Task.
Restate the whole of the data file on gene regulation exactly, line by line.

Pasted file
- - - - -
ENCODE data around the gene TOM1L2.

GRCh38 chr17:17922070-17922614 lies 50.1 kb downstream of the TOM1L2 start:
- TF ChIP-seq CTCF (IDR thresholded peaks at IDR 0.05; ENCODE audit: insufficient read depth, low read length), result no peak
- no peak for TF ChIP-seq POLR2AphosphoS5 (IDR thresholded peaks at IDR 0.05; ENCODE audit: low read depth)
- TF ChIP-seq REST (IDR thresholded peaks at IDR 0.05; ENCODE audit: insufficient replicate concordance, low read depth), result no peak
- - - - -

ENCODE data around the gene TOM1L2.

GRCh38 chr17:17922070-17922614 lies 50.1 kb downstream of the TOM1L2 start:
- TF ChIP-seq CTCF (IDR thresholded peaks at IDR 0.05; ENCODE audit: insufficient read depth, low read length), result no peak
- no peak for TF ChIP-seq POLR2AphosphoS5 (IDR thresholded peaks at IDR 0.05; ENCODE audit: low read depth)
- TF ChIP-seq REST (IDR thresholded peaks at IDR 0.05; ENCODE audit: insufficient replicate concordance, low read depth), result no peak